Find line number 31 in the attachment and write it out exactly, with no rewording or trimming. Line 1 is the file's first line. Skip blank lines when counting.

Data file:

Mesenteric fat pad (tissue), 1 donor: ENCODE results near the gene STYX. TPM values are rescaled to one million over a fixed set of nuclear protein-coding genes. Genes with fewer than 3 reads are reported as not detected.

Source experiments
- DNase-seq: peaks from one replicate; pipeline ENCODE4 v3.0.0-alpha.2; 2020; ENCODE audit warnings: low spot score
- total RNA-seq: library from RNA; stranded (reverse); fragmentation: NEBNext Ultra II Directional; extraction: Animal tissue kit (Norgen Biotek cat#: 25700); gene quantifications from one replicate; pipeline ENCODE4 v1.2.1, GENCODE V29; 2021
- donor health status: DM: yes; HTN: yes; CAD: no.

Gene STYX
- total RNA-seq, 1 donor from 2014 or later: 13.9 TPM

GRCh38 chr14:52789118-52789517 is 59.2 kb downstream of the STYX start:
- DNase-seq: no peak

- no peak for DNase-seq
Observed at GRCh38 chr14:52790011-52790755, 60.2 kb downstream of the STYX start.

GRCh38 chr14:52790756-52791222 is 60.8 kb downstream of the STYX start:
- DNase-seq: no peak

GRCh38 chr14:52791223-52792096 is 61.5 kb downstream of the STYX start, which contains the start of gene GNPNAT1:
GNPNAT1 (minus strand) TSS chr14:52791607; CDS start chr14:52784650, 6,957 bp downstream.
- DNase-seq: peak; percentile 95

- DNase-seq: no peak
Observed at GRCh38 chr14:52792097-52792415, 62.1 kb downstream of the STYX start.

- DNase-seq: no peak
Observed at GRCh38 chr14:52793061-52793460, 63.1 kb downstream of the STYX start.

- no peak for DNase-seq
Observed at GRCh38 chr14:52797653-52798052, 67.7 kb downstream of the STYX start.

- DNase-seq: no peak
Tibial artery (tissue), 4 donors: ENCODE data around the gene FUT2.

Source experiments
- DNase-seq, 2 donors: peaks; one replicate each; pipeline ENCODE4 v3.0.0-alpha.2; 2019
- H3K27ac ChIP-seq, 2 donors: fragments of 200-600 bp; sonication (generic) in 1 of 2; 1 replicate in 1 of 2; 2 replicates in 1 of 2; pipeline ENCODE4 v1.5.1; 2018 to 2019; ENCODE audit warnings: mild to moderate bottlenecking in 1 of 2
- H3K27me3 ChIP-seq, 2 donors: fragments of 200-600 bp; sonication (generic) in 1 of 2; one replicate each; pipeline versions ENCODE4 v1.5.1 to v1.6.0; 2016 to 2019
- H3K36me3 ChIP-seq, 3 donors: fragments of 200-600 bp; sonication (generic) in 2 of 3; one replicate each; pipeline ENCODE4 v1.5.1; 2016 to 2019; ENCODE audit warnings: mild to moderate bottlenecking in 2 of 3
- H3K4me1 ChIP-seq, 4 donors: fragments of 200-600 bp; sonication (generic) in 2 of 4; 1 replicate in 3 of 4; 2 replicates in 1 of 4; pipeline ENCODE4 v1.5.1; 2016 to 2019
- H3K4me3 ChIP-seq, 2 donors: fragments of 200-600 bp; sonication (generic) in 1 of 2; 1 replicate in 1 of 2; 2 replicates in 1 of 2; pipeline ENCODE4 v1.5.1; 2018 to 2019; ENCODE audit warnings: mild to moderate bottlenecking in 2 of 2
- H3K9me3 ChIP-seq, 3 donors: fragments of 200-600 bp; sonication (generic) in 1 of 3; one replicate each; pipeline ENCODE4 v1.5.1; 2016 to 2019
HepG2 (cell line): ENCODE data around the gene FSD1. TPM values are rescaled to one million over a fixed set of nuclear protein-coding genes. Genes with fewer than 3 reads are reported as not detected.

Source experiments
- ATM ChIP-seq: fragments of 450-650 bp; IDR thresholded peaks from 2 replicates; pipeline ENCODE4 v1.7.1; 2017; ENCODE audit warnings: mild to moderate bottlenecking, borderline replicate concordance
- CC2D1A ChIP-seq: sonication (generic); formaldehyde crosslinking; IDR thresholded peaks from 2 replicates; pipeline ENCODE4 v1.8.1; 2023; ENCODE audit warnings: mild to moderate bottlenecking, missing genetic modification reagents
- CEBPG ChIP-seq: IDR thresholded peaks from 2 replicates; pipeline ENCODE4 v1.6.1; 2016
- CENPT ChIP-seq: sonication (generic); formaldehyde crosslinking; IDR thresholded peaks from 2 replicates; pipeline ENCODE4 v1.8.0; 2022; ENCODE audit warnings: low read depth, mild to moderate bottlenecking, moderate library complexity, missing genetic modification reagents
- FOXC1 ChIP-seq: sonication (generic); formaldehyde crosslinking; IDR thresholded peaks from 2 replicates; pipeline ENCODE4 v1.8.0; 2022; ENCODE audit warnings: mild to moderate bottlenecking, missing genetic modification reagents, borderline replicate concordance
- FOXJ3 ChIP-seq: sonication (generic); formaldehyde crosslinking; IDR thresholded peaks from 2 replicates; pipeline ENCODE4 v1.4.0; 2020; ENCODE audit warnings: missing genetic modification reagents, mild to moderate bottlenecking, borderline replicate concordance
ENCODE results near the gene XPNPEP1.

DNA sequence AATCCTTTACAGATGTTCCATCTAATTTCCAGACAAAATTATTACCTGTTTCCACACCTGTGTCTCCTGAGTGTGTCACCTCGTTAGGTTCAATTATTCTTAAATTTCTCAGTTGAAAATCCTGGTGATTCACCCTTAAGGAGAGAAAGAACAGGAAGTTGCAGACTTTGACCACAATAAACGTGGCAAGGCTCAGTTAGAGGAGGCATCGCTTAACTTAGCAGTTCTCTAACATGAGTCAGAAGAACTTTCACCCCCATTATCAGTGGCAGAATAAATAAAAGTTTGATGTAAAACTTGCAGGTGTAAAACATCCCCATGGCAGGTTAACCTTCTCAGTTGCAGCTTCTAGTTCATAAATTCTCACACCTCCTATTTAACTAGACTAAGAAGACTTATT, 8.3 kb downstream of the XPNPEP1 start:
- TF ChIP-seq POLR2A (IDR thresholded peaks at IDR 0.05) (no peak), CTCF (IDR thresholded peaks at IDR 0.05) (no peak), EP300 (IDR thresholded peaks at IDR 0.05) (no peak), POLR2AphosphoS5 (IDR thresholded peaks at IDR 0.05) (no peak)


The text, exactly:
- H3K4me3 ChIP-seq, 2 donors: fragments of 200-600 bp; sonication (generic) in 1 of 2; 1 replicate in 1 of 2; 2 replicates in 1 of 2; pipeline ENCODE4 v1.5.1; 2018 to 2019; ENCODE audit warnings: mild to moderate bottlenecking in 2 of 2